You will probably have seen the news and the sensational headlines last week. Voters in Britain had been asked to go back to the polls in a second Referendum and this time they had come back with a startlingly contrasting verdict. Britain would remain in the European Union…
…sorry, the Honourable Company of Edinburgh Golfers would admit women members. Ten months ago, 64% of the membership had voted to allow women to join the club, which plays its golf over the glorious links of Muirfield. That, however, wasn’t enough to attain the two-thirds majority required to alter its constitution. Last week, 80% said ‘Yes’. As a consequence, which was the reason that brought about the change of heart, the Royal & Ancient Golf Club of St Andrews has now said that Muirfield will again be eligible to host the Open Championship after being banished for just under a year.
One recent past Open champion, Rory McIlroy, was probably speaking for many people when he said: “I still think that it got to this stage is horrendous…I mean, in this day and age, where you’ve got women that are leaders of certain industries and women that are heads of state and not be able to join a golf club – I mean, it’s obscene.” Before we all get too excited, though, we do need to bear in mind that there will still be a process of membership application to be gone through for prospective women members and, no doubt, ‘facilities’ will need to be installed. But at least the club has made it into the 20th century now and perhaps the 21st sometime in the future.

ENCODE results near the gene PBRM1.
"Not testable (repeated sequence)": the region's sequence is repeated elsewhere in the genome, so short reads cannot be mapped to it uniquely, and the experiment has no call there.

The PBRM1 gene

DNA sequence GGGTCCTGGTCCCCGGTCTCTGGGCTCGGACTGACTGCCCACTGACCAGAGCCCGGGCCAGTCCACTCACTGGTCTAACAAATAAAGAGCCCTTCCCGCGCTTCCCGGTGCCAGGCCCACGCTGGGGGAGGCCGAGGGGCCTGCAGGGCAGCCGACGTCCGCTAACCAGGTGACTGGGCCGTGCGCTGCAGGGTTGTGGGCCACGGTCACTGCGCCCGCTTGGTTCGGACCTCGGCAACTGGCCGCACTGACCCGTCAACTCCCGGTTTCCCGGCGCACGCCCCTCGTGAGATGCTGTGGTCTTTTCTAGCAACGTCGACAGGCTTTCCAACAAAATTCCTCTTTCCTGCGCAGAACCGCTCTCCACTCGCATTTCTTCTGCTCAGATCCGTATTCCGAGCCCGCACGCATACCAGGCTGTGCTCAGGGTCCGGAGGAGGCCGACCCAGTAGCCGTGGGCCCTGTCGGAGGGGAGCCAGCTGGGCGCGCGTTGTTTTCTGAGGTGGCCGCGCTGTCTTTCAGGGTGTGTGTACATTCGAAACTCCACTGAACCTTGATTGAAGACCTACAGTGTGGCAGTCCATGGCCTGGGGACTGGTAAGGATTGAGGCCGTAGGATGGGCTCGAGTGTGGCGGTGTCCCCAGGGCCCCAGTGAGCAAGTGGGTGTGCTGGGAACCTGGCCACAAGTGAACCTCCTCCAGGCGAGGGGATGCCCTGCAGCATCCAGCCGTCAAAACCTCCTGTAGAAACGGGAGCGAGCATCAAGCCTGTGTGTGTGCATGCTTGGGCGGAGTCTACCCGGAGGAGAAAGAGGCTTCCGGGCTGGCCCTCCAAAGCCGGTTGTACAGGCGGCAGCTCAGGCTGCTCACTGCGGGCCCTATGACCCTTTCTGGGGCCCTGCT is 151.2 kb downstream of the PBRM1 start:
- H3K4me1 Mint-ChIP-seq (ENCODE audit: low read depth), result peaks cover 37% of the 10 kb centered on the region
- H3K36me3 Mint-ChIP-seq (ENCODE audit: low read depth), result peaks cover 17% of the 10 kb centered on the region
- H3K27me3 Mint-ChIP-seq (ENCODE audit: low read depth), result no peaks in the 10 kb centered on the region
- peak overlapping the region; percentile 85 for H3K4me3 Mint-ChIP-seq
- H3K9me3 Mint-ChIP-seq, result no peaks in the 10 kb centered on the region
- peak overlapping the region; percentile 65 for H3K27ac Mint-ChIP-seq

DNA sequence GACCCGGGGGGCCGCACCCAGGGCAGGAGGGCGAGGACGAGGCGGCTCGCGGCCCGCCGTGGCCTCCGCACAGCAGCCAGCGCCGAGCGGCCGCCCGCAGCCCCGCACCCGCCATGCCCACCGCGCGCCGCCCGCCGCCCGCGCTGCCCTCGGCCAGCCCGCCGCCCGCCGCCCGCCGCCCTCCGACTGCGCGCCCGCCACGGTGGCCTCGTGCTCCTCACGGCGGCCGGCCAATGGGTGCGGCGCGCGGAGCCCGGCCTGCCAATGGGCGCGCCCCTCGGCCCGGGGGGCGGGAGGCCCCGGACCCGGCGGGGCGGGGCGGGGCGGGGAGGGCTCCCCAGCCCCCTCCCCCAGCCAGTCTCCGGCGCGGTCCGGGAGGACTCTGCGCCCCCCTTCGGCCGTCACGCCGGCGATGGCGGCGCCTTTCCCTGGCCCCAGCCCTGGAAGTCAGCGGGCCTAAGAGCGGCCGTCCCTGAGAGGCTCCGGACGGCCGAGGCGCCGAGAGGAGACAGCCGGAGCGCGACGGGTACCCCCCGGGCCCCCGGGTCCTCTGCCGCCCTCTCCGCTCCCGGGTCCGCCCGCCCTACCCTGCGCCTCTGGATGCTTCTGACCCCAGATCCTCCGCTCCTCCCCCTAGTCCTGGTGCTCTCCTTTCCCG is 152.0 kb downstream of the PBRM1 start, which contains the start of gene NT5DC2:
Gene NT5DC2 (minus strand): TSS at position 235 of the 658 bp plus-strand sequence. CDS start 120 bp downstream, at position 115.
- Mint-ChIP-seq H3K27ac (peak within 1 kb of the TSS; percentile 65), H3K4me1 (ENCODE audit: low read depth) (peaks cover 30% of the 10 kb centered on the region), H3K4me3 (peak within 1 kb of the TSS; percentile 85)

I heard a guy on the radio the other day talking about how the earliest Muirfield might get the Open back would be in 2022, on the basis that the venues have been announced through 2021. But that won’t happen. Indeed, it might be quite a bit longer.
The 2021 Open will be at St Andrews, the 150th anniversary of the championship. In 2022 it will surely go to an English venue, likely Lytham. In 2023, it will switch to the west coast of Scotland, which means that unless The Donald has mistakenly nuked North Berwick instead of North Korea, it would probably be at Turnberry. Figure on it being in England again in 2024, with Hoylake the most likely choice. In 2025 it would normally be scheduled to return to the east coast of Scotland, so Muirfield. But hold on! The R&A will perhaps be keen to return to the five-year Old Course rota and so St Andrews would hold it again. (This would have the added bonus for the Royal & Ancient of them putting one over their old rivals of the Honourable Company.)
Then what? Well, how about something like this:
2026: Somewhere in England
2027: West coast of Scotland, so Troon
2028: Somewhere in England
2029: East coast of Scotland, so Muirfield. But hold on! What about Northern Ireland, assuming the experiment with Portrush in 2019 had gone well? Ulster here we come.
2030: St Andrews
2031: Somewhere in England
2032: West coast of Scotland. Unless he goes utterly bonkers with his train set – oops, sorry, executive orders – Trump will be well out of the White House by then, so Turnberry
2033: Somewhere in England.
2034: East coast of Scotland. So Muirfield. At last. From this point looking ahead, call it a 17-year hitch. I mean, as with Britain and Brexit, there has to be a price to be paid for the original ‘No’ vote, right?
BTW, I realise that “somewhere in England” does sound a bit woolly, but the R&A seem to have less options there than in Scotland, most of those being in what used to be called Lancashire. A terrific championship course could be created from the 36 holes at Saunton in Devon, and if someone could shift Bristol a bit further south that might be perfect, but I can’t see Barnstaple, Croyde and Ilfracombe coping with the accommodation demands.
We’ll see what happens. But 2034 for the HCOEG might work well for another reason. By then they may actually have women members at Muirfield, rather than them merely being eligible for membership.
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